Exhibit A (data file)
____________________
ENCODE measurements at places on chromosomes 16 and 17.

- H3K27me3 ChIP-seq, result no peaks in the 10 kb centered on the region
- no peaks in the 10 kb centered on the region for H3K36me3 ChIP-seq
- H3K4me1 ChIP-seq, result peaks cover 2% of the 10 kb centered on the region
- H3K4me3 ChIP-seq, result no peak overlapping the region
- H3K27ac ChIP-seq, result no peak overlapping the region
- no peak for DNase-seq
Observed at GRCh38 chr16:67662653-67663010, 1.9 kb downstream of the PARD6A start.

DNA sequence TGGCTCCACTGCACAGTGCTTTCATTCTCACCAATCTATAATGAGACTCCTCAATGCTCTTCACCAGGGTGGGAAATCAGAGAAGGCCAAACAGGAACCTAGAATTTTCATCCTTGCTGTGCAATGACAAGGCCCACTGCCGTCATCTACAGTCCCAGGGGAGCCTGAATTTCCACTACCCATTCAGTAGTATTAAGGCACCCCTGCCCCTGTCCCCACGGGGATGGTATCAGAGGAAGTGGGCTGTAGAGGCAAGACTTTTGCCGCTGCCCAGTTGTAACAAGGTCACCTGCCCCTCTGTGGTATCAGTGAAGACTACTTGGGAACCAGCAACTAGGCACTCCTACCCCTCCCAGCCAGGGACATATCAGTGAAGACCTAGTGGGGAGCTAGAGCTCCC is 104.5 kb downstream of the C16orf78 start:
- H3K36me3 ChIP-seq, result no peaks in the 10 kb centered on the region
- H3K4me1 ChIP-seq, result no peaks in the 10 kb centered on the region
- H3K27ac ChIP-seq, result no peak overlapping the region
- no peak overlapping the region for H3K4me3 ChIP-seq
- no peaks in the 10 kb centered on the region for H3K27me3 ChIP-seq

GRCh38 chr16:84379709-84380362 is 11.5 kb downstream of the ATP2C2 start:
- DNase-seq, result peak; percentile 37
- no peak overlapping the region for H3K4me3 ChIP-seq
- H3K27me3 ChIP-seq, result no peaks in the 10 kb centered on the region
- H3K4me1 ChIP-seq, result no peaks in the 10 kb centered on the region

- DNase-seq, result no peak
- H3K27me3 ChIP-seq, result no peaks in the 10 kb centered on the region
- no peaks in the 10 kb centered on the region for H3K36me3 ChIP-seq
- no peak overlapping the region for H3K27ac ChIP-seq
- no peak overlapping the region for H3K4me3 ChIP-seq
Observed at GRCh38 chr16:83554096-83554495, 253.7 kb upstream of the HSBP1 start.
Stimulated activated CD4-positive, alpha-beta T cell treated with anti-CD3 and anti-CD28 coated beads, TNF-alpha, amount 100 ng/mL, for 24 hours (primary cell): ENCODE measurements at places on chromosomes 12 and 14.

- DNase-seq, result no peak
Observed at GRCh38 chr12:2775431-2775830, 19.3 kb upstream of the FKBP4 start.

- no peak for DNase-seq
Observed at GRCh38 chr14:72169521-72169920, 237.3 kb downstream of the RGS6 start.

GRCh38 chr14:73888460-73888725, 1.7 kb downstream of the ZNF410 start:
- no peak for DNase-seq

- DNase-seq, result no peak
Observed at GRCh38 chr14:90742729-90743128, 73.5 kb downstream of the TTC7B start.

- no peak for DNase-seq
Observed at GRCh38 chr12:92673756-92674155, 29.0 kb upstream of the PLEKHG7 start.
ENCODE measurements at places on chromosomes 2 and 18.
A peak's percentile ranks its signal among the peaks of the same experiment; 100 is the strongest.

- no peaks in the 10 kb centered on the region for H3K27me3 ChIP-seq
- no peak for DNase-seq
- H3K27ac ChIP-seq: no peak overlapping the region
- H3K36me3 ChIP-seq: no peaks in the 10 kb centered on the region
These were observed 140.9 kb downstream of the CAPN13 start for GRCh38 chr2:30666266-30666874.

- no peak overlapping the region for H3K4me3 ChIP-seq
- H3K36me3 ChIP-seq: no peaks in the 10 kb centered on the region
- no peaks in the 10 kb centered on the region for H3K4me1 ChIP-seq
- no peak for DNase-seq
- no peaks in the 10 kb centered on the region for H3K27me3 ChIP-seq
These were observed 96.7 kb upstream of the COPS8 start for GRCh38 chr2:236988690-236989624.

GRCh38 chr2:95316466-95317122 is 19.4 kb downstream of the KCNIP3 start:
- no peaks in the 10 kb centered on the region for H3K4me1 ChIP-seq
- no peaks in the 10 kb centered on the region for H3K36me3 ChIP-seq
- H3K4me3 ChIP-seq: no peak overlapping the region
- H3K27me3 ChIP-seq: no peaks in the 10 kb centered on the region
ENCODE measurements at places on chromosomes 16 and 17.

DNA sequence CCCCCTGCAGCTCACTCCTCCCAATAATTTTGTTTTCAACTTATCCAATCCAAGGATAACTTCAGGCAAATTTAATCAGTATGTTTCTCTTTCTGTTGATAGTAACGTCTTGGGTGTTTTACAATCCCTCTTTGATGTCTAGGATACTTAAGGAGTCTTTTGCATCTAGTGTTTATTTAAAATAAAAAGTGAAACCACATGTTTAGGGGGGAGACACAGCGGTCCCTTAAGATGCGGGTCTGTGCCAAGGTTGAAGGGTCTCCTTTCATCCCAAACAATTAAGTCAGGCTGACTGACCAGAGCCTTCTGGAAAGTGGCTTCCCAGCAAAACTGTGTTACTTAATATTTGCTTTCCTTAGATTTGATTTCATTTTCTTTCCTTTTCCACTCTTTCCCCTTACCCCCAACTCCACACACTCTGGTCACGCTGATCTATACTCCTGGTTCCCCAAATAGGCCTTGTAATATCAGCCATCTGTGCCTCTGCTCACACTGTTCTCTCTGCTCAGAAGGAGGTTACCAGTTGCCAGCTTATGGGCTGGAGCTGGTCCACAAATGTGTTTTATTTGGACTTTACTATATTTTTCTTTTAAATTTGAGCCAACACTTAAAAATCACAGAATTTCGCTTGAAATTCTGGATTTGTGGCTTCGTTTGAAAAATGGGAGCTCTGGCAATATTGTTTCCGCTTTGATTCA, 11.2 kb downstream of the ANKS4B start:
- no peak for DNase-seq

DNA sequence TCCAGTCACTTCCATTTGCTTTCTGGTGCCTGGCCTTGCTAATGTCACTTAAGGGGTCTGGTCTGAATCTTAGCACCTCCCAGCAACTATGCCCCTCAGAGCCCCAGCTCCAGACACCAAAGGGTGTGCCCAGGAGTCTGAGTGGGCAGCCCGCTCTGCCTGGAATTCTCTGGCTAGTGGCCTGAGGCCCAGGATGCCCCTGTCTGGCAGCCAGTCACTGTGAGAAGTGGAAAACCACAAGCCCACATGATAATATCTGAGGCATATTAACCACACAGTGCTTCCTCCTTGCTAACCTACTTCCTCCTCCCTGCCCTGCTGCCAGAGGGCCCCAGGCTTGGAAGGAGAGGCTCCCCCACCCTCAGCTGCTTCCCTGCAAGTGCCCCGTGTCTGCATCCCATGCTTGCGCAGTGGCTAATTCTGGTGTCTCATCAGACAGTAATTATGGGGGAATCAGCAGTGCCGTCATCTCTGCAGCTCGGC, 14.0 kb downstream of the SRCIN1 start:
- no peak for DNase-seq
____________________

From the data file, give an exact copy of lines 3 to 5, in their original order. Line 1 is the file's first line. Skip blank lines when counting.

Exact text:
- no peaks in the 10 kb centered on the region for H3K36me3 ChIP-seq
- H3K4me1 ChIP-seq, result peaks cover 2% of the 10 kb centered on the region
- H3K4me3 ChIP-seq, result no peak overlapping the region